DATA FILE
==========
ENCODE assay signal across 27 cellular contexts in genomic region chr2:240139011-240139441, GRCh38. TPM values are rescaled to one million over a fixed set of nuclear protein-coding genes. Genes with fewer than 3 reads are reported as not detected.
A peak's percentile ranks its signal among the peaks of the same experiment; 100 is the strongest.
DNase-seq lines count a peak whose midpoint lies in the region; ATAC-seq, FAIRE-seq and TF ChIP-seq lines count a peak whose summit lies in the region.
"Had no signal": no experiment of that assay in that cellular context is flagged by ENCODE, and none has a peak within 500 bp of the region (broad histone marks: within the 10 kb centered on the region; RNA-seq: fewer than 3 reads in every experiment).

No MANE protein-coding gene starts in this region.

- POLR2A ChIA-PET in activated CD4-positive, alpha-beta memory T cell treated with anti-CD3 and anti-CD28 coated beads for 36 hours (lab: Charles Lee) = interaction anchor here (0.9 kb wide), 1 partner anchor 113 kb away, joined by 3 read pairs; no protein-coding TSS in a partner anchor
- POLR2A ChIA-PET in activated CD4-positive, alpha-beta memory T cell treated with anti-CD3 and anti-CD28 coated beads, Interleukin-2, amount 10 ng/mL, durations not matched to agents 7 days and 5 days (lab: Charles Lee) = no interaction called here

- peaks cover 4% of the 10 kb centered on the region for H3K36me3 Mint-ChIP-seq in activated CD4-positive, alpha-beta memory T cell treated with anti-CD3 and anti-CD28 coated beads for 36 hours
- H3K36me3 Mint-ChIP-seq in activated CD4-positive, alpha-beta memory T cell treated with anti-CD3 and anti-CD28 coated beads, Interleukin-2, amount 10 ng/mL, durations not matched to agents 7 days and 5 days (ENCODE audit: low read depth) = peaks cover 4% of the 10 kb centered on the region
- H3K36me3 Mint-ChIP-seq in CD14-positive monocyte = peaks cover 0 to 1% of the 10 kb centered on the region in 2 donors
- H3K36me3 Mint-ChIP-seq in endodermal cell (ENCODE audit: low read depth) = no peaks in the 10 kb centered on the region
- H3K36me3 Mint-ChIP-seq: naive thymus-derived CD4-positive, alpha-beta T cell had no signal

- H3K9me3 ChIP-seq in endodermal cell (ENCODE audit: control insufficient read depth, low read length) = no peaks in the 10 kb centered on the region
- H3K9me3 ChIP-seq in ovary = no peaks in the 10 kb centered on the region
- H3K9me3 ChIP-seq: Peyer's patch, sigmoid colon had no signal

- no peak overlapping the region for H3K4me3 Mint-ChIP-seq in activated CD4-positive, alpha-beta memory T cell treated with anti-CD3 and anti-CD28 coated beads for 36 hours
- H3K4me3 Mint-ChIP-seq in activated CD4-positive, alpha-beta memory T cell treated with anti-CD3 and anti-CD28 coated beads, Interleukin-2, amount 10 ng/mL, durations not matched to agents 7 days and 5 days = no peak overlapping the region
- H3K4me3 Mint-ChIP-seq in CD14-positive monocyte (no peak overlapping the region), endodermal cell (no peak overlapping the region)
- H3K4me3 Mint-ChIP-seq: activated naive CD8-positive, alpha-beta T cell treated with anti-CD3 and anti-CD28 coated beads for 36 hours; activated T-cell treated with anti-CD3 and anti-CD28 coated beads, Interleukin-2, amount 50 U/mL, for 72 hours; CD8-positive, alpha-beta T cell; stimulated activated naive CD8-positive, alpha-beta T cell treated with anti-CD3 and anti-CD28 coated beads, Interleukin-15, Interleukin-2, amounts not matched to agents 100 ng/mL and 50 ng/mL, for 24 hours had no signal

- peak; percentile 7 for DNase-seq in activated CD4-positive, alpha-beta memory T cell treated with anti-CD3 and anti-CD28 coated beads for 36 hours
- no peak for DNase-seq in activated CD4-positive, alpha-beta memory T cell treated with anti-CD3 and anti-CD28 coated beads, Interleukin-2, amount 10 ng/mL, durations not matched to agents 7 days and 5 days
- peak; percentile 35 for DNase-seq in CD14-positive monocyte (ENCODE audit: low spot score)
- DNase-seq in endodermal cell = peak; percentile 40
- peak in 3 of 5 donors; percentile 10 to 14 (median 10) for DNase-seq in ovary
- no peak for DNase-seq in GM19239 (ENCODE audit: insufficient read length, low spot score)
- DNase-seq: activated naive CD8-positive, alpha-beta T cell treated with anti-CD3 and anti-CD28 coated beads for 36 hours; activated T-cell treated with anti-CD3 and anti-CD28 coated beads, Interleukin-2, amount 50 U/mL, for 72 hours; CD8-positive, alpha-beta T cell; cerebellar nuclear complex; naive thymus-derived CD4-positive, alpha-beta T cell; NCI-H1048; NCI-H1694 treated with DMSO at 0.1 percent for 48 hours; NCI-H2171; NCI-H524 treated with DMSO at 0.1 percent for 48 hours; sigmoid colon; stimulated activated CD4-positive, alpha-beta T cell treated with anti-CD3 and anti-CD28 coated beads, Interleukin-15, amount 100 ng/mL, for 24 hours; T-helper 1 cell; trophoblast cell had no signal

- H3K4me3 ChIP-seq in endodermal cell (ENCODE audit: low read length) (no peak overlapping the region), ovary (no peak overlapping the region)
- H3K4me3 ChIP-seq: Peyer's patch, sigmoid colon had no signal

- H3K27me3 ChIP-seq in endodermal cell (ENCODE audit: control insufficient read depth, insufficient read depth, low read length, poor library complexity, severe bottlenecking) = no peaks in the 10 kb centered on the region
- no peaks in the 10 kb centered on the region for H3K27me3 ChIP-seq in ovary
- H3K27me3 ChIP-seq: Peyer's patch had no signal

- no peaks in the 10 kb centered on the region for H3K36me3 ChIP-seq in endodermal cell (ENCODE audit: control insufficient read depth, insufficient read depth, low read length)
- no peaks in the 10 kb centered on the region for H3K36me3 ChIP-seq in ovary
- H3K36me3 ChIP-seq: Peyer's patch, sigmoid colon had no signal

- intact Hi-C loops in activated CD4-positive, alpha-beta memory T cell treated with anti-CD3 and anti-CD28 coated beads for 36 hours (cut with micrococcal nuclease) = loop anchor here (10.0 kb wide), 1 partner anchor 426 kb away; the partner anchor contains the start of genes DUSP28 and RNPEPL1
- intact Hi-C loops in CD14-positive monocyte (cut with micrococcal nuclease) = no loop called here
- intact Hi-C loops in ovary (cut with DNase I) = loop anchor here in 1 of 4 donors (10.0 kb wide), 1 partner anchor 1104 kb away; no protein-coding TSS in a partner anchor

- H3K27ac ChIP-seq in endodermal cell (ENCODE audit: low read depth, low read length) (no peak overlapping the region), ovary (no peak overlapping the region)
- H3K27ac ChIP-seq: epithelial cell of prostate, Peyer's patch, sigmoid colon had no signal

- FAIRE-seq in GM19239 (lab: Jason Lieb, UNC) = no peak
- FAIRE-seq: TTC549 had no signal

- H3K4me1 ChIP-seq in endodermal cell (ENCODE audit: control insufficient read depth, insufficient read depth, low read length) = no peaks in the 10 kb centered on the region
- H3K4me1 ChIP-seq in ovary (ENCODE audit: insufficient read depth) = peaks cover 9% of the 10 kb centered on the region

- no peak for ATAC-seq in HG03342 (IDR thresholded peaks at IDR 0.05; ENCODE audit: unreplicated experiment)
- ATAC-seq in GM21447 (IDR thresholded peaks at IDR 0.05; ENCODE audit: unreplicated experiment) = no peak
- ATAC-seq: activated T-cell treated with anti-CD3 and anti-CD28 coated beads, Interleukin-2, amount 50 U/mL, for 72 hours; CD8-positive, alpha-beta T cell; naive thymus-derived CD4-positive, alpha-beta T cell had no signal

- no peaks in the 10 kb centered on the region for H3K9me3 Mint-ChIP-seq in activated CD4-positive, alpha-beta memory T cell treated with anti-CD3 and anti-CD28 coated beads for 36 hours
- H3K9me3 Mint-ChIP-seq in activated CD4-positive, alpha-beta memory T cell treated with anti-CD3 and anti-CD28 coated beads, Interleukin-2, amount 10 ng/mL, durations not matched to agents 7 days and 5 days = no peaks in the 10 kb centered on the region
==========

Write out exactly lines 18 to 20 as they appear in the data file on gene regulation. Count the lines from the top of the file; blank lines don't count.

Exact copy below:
- H3K4me3 Mint-ChIP-seq in CD14-positive monocyte (no peak overlapping the region), endodermal cell (no peak overlapping the region)
- H3K4me3 Mint-ChIP-seq: activated naive CD8-positive, alpha-beta T cell treated with anti-CD3 and anti-CD28 coated beads for 36 hours; activated T-cell treated with anti-CD3 and anti-CD28 coated beads, Interleukin-2, amount 50 U/mL, for 72 hours; CD8-positive, alpha-beta T cell; stimulated activated naive CD8-positive, alpha-beta T cell treated with anti-CD3 and anti-CD28 coated beads, Interleukin-15, Interleukin-2, amounts not matched to agents 100 ng/mL and 50 ng/mL, for 24 hours had no signal

- peak; percentile 7 for DNase-seq in activated CD4-positive, alpha-beta memory T cell treated with anti-CD3 and anti-CD28 coated beads for 36 hours